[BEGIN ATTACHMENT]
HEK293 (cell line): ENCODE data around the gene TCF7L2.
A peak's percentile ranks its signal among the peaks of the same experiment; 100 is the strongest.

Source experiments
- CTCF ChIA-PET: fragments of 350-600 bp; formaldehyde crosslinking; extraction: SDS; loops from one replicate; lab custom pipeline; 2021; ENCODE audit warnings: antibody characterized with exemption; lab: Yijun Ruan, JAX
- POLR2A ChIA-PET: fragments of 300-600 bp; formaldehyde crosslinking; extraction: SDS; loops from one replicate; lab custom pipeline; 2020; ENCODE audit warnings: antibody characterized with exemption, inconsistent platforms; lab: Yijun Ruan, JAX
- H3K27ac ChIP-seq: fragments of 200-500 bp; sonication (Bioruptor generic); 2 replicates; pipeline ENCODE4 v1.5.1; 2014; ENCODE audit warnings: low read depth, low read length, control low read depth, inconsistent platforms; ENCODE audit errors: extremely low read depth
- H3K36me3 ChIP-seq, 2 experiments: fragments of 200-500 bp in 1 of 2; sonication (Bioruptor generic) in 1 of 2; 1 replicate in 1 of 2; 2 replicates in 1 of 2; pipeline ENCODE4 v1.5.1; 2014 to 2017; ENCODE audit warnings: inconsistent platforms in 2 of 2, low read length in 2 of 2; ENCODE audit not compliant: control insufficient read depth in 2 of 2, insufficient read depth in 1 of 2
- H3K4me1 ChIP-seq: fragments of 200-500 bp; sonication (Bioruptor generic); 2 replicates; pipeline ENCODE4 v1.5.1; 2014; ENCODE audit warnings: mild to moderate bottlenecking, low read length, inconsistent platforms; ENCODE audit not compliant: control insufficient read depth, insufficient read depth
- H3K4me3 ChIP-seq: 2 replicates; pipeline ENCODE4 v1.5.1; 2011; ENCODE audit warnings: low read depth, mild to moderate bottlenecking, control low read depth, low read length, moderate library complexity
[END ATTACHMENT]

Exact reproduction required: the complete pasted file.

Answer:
HEK293 (cell line): ENCODE data around the gene TCF7L2.
A peak's percentile ranks its signal among the peaks of the same experiment; 100 is the strongest.

Source experiments
- CTCF ChIA-PET: fragments of 350-600 bp; formaldehyde crosslinking; extraction: SDS; loops from one replicate; lab custom pipeline; 2021; ENCODE audit warnings: antibody characterized with exemption; lab: Yijun Ruan, JAX
- POLR2A ChIA-PET: fragments of 300-600 bp; formaldehyde crosslinking; extraction: SDS; loops from one replicate; lab custom pipeline; 2020; ENCODE audit warnings: antibody characterized with exemption, inconsistent platforms; lab: Yijun Ruan, JAX
- H3K27ac ChIP-seq: fragments of 200-500 bp; sonication (Bioruptor generic); 2 replicates; pipeline ENCODE4 v1.5.1; 2014; ENCODE audit warnings: low read depth, low read length, control low read depth, inconsistent platforms; ENCODE audit errors: extremely low read depth
- H3K36me3 ChIP-seq, 2 experiments: fragments of 200-500 bp in 1 of 2; sonication (Bioruptor generic) in 1 of 2; 1 replicate in 1 of 2; 2 replicates in 1 of 2; pipeline ENCODE4 v1.5.1; 2014 to 2017; ENCODE audit warnings: inconsistent platforms in 2 of 2, low read length in 2 of 2; ENCODE audit not compliant: control insufficient read depth in 2 of 2, insufficient read depth in 1 of 2
- H3K4me1 ChIP-seq: fragments of 200-500 bp; sonication (Bioruptor generic); 2 replicates; pipeline ENCODE4 v1.5.1; 2014; ENCODE audit warnings: mild to moderate bottlenecking, low read length, inconsistent platforms; ENCODE audit not compliant: control insufficient read depth, insufficient read depth
- H3K4me3 ChIP-seq: 2 replicates; pipeline ENCODE4 v1.5.1; 2011; ENCODE audit warnings: low read depth, mild to moderate bottlenecking, control low read depth, low read length, moderate library complexity